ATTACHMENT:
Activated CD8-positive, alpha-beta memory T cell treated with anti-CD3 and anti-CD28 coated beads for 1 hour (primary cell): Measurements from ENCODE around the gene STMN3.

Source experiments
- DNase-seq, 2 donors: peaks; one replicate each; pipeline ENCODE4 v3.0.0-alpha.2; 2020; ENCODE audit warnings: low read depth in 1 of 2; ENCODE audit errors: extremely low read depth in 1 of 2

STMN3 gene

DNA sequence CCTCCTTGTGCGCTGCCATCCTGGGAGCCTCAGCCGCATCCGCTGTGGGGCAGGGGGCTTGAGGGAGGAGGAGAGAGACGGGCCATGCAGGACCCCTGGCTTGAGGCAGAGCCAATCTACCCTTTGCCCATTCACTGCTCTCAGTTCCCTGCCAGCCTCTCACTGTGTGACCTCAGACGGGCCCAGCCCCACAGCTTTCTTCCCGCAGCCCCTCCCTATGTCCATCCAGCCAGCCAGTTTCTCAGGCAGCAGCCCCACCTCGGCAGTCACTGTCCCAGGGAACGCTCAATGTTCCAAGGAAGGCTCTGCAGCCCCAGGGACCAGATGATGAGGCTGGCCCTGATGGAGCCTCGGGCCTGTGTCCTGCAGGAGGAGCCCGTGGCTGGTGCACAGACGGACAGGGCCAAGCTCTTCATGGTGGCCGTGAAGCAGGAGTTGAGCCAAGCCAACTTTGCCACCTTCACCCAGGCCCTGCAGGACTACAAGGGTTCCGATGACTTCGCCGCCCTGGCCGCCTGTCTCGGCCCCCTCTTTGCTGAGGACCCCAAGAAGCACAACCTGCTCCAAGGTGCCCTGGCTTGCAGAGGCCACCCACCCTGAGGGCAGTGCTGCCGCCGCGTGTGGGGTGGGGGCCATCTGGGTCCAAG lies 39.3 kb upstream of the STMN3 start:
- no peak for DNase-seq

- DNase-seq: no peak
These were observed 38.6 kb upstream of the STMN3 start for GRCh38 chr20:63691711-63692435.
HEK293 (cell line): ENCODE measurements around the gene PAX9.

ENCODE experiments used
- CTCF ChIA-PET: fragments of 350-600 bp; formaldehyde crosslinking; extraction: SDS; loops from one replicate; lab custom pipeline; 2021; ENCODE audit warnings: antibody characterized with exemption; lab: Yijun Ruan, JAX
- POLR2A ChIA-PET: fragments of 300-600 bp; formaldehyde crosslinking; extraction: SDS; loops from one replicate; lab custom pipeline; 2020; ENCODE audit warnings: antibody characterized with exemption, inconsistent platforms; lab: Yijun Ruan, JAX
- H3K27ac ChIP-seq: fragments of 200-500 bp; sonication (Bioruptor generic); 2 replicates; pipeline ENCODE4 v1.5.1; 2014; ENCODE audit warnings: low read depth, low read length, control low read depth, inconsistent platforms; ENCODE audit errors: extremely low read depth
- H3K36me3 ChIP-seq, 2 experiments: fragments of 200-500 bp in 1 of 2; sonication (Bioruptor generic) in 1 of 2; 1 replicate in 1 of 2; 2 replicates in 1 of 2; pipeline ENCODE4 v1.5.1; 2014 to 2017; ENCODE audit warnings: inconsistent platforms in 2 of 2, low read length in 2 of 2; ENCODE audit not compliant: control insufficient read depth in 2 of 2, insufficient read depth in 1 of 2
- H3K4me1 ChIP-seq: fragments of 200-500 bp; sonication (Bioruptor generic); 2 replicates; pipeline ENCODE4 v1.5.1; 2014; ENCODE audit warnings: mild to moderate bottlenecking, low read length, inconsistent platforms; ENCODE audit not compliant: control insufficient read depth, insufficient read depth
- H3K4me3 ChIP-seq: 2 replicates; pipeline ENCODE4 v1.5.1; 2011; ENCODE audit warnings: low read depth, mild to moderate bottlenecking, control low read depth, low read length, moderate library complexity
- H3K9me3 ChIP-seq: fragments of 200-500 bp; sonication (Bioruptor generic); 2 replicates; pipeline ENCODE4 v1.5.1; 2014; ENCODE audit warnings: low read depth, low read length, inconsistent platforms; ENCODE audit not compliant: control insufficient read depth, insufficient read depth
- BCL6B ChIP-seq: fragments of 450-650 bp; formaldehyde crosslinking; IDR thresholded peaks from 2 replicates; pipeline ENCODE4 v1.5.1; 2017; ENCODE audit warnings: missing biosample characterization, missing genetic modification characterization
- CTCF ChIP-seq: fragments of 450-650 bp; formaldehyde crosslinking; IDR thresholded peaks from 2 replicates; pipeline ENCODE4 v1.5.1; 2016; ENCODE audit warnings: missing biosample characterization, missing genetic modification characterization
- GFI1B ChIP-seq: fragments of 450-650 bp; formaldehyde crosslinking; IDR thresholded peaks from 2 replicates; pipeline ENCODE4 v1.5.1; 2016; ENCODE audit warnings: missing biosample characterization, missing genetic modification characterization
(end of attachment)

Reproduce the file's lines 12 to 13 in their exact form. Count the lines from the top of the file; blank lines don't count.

- POLR2A ChIA-PET: fragments of 300-600 bp; formaldehyde crosslinking; extraction: SDS; loops from one replicate; lab custom pipeline; 2020; ENCODE audit warnings: antibody characterized with exemption, inconsistent platforms; lab: Yijun Ruan, JAX
- H3K27ac ChIP-seq: fragments of 200-500 bp; sonication (Bioruptor generic); 2 replicates; pipeline ENCODE4 v1.5.1; 2014; ENCODE audit warnings: low read depth, low read length, control low read depth, inconsistent platforms; ENCODE audit errors: extremely low read depth